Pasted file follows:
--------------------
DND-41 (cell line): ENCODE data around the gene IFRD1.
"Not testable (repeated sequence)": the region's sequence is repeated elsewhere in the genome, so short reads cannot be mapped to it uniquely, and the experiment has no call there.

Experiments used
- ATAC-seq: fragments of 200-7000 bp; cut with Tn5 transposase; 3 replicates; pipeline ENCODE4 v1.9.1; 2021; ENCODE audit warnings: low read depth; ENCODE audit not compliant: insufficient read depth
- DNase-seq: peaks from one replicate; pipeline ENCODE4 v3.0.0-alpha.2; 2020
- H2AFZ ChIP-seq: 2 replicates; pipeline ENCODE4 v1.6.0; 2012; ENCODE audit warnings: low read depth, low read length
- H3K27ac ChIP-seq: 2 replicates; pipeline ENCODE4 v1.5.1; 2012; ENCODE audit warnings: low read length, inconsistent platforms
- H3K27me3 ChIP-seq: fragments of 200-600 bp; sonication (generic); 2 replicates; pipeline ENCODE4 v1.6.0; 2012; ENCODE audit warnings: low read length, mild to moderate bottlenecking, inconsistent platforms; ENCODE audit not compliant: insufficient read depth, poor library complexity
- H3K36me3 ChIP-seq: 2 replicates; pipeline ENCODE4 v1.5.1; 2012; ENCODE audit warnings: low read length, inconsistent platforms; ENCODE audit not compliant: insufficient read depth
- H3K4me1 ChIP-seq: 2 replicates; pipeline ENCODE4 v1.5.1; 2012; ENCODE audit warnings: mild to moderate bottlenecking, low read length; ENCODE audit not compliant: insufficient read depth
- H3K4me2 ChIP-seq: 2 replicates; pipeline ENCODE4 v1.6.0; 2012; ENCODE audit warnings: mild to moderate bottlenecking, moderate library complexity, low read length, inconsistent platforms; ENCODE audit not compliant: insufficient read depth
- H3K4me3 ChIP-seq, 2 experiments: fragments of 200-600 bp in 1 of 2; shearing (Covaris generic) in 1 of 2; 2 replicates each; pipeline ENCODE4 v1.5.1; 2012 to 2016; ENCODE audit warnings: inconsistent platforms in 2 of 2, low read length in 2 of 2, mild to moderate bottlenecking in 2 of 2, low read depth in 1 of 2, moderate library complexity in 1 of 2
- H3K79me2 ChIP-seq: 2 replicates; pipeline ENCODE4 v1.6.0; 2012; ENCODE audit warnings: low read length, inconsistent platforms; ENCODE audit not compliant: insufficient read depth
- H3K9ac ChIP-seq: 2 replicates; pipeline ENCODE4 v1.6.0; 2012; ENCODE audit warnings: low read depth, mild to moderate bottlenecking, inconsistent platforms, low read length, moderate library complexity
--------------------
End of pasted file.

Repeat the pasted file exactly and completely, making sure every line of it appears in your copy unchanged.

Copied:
DND-41 (cell line): ENCODE data around the gene IFRD1.
"Not testable (repeated sequence)": the region's sequence is repeated elsewhere in the genome, so short reads cannot be mapped to it uniquely, and the experiment has no call there.

Experiments used
- ATAC-seq: fragments of 200-7000 bp; cut with Tn5 transposase; 3 replicates; pipeline ENCODE4 v1.9.1; 2021; ENCODE audit warnings: low read depth; ENCODE audit not compliant: insufficient read depth
- DNase-seq: peaks from one replicate; pipeline ENCODE4 v3.0.0-alpha.2; 2020
- H2AFZ ChIP-seq: 2 replicates; pipeline ENCODE4 v1.6.0; 2012; ENCODE audit warnings: low read depth, low read length
- H3K27ac ChIP-seq: 2 replicates; pipeline ENCODE4 v1.5.1; 2012; ENCODE audit warnings: low read length, inconsistent platforms
- H3K27me3 ChIP-seq: fragments of 200-600 bp; sonication (generic); 2 replicates; pipeline ENCODE4 v1.6.0; 2012; ENCODE audit warnings: low read length, mild to moderate bottlenecking, inconsistent platforms; ENCODE audit not compliant: insufficient read depth, poor library complexity
- H3K36me3 ChIP-seq: 2 replicates; pipeline ENCODE4 v1.5.1; 2012; ENCODE audit warnings: low read length, inconsistent platforms; ENCODE audit not compliant: insufficient read depth
- H3K4me1 ChIP-seq: 2 replicates; pipeline ENCODE4 v1.5.1; 2012; ENCODE audit warnings: mild to moderate bottlenecking, low read length; ENCODE audit not compliant: insufficient read depth
- H3K4me2 ChIP-seq: 2 replicates; pipeline ENCODE4 v1.6.0; 2012; ENCODE audit warnings: mild to moderate bottlenecking, moderate library complexity, low read length, inconsistent platforms; ENCODE audit not compliant: insufficient read depth
- H3K4me3 ChIP-seq, 2 experiments: fragments of 200-600 bp in 1 of 2; shearing (Covaris generic) in 1 of 2; 2 replicates each; pipeline ENCODE4 v1.5.1; 2012 to 2016; ENCODE audit warnings: inconsistent platforms in 2 of 2, low read length in 2 of 2, mild to moderate bottlenecking in 2 of 2, low read depth in 1 of 2, moderate library complexity in 1 of 2
- H3K79me2 ChIP-seq: 2 replicates; pipeline ENCODE4 v1.6.0; 2012; ENCODE audit warnings: low read length, inconsistent platforms; ENCODE audit not compliant: insufficient read depth
- H3K9ac ChIP-seq: 2 replicates; pipeline ENCODE4 v1.6.0; 2012; ENCODE audit warnings: low read depth, mild to moderate bottlenecking, inconsistent platforms, low read length, moderate library complexity